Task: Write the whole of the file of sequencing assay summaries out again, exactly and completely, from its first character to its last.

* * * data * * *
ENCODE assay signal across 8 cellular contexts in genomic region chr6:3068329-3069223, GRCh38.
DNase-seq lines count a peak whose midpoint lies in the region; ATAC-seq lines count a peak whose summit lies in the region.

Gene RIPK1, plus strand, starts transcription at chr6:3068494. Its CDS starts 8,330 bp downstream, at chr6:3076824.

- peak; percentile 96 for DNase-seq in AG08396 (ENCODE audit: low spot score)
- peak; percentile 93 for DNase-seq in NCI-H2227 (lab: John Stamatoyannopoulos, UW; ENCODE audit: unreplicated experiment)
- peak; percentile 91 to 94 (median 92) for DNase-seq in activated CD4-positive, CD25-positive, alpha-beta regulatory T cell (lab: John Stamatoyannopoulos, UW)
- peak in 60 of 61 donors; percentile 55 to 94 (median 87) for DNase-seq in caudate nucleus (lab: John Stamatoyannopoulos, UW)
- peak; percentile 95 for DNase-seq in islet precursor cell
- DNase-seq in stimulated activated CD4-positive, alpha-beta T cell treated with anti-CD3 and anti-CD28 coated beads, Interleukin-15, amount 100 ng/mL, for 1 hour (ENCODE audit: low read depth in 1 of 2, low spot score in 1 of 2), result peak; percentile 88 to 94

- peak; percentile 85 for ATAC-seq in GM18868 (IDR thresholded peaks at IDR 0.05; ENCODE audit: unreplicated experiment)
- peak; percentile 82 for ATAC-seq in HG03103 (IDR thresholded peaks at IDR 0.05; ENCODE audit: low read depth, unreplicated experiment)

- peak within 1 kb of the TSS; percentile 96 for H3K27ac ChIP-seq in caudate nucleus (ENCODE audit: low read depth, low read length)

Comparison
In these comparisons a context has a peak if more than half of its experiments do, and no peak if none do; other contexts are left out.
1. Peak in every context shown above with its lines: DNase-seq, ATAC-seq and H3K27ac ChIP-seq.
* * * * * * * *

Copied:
ENCODE assay signal across 8 cellular contexts in genomic region chr6:3068329-3069223, GRCh38.
DNase-seq lines count a peak whose midpoint lies in the region; ATAC-seq lines count a peak whose summit lies in the region.

Gene RIPK1, plus strand, starts transcription at chr6:3068494. Its CDS starts 8,330 bp downstream, at chr6:3076824.

- peak; percentile 96 for DNase-seq in AG08396 (ENCODE audit: low spot score)
- peak; percentile 93 for DNase-seq in NCI-H2227 (lab: John Stamatoyannopoulos, UW; ENCODE audit: unreplicated experiment)
- peak; percentile 91 to 94 (median 92) for DNase-seq in activated CD4-positive, CD25-positive, alpha-beta regulatory T cell (lab: John Stamatoyannopoulos, UW)
- peak in 60 of 61 donors; percentile 55 to 94 (median 87) for DNase-seq in caudate nucleus (lab: John Stamatoyannopoulos, UW)
- peak; percentile 95 for DNase-seq in islet precursor cell
- DNase-seq in stimulated activated CD4-positive, alpha-beta T cell treated with anti-CD3 and anti-CD28 coated beads, Interleukin-15, amount 100 ng/mL, for 1 hour (ENCODE audit: low read depth in 1 of 2, low spot score in 1 of 2), result peak; percentile 88 to 94

- peak; percentile 85 for ATAC-seq in GM18868 (IDR thresholded peaks at IDR 0.05; ENCODE audit: unreplicated experiment)
- peak; percentile 82 for ATAC-seq in HG03103 (IDR thresholded peaks at IDR 0.05; ENCODE audit: low read depth, unreplicated experiment)

- peak within 1 kb of the TSS; percentile 96 for H3K27ac ChIP-seq in caudate nucleus (ENCODE audit: low read depth, low read length)

Comparison
In these comparisons a context has a peak if more than half of its experiments do, and no peak if none do; other contexts are left out.
1. Peak in every context shown above with its lines: DNase-seq, ATAC-seq and H3K27ac ChIP-seq.